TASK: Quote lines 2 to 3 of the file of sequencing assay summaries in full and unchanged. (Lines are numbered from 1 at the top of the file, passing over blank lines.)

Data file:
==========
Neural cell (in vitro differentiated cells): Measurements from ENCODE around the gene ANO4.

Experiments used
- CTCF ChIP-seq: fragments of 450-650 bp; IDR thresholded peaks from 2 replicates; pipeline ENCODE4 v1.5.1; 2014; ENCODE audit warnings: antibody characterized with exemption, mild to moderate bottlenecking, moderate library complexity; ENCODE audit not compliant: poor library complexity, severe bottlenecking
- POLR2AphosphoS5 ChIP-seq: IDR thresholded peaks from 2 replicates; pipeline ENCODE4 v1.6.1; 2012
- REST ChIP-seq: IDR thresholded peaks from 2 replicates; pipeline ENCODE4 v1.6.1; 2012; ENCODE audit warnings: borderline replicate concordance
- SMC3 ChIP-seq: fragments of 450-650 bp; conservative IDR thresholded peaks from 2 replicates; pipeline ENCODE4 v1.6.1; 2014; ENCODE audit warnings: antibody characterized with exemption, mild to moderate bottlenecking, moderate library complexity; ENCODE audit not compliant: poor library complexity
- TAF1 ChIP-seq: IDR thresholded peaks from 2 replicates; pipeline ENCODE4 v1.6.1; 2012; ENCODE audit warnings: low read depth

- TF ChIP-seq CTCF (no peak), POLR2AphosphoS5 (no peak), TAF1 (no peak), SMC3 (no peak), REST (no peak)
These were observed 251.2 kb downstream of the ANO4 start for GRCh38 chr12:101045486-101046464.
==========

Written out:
Experiments used
- CTCF ChIP-seq: fragments of 450-650 bp; IDR thresholded peaks from 2 replicates; pipeline ENCODE4 v1.5.1; 2014; ENCODE audit warnings: antibody characterized with exemption, mild to moderate bottlenecking, moderate library complexity; ENCODE audit not compliant: poor library complexity, severe bottlenecking